In St. Paul, the Saint Paul & Minnesota Foundation is in charge of the $7 million from the state. Foundation staff said the assistance won’t go out in that city until the second half of next year because they are reworking their system for giving out grants.
The total state dollars are a dramatic departure from the hundreds of millions Democrats originally envisioned.
The DFL-led House and Republican-controlled Senate spent more than a year battling over riot repair financing before landing on a compromise sum that is part of a broader “Main Street Economic Revitalization” program. It requires businesses to cover 70% of their costs through fundraising, city dollars, tax credits, insurance or personal capital to get a 30% match from the state.
For Kenya McKnight-Ahad, who in June purchased a building she is redeveloping on West Broadway, getting the maximum state grant amount — $750,000 — would go a long way toward closing her financing gap. She said she was able to get $4 million in tax credits and about $400,000 from other resources.
“This program is perfect, because I can use my existing resources to leverage more money,” she said. “It helps strengthen my ability to maintain ownership without having all this massive debt.”
But even with a support system and networking she developed over decades as a businesswoman in Minneapolis, “It’s overwhelming,” McKnight-Ahad said. If people don’t have resources to piece together the aid that is out there, “they almost don’t have a chance and that’s just the truth.”
The Minneapolis Foundation is pulling together funds to help businesses with the match requirements. Despite that effort and the state dollars, Minneapolis Foundation President and CEO R.T. Rybak said there is still an “extraordinarily large” amount of uninsured damage.
“That is why we need to go back to the state. It’s why we need to look for other financing tools, and why we want to look for philanthropic partners from outside this area,” Rybak said.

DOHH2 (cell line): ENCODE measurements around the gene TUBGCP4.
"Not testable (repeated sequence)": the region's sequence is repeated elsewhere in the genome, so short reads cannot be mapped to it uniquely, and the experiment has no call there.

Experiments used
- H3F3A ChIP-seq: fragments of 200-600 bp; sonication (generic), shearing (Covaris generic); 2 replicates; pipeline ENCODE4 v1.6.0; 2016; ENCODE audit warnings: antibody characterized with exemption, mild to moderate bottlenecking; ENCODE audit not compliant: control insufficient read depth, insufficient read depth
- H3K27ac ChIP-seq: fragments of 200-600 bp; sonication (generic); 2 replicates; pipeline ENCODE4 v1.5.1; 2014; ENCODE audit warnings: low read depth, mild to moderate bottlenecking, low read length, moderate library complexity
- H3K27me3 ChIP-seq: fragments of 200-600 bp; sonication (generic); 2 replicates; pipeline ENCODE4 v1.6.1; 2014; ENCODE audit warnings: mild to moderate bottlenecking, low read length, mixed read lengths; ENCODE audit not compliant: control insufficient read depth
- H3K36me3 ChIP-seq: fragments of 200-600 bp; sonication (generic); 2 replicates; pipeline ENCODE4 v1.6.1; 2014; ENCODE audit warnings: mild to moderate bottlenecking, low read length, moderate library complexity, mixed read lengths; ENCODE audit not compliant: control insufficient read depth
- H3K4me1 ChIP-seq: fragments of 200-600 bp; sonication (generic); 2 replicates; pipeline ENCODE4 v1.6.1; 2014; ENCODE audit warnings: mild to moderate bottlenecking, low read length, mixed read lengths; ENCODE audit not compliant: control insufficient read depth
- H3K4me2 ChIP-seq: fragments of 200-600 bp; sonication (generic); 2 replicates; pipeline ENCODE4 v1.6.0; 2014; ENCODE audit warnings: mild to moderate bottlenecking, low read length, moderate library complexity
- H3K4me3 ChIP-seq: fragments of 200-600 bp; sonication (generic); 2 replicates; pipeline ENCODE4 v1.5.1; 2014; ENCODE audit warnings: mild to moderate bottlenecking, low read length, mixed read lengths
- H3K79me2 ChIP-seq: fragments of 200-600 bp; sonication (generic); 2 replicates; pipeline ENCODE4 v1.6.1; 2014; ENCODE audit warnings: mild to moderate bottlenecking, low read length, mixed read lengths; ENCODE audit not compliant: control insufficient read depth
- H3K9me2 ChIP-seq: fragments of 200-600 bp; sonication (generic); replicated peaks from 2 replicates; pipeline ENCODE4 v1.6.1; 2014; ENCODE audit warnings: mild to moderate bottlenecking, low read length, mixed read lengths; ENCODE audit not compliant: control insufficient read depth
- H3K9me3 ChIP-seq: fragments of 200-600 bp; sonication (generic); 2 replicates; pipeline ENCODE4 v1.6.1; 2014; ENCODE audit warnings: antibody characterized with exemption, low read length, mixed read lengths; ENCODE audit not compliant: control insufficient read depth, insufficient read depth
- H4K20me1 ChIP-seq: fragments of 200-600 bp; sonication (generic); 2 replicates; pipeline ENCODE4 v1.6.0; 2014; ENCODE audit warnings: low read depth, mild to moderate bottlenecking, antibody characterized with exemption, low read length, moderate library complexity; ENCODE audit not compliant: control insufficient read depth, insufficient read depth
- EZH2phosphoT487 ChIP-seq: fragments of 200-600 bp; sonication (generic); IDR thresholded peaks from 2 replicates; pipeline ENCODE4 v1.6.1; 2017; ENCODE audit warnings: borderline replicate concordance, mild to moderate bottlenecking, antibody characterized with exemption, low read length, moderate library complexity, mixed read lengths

The cash being doled out in Minneapolis and St. Paul is the first of two rounds of aid the Legislature approved last session. Another $40 million should be available to businesses in the summer, Minnesota Department of Employment and Economic Development spokeswoman Jen Gates said. That $40 million will be spread across Minnesota and help areas impacted by issues including unrest, natural disasters and COVID-19. About 50% of the second round of funding will go to the metro area, Gates said.
Legislative leaders have not said whether more funding for unrest-damaged communities will be a priority as they contemplate how to use the state’s large expected surplus next year.
“Minnesotans are facing a number of urgent needs and challenges, and House DFLers will consider a number of proposals to help our workers, families, and small businesses during the 2022 session,” DFL House Speaker Melissa Hortman said in a statement.
Senate Republicans want to see the two rounds of money distributed before they look at spending more, spokeswoman Rachel Aplikowski said. By the time the second round is given out, the 2022 legislative session will likely be over.
However, Minneapolis DFL Rep. Mohamud Noor, who strongly advocated for the aid, said analyzing the remaining needs and who has been left behind in the current funding process will be one of his top priorities.
“If it takes even two years then coming back and asking for more, we should do that,” Noor said. “Sometimes government doesn’t function quickly and we’ve got to rely on other options, and other options were helpful. But we can do more and better next time.”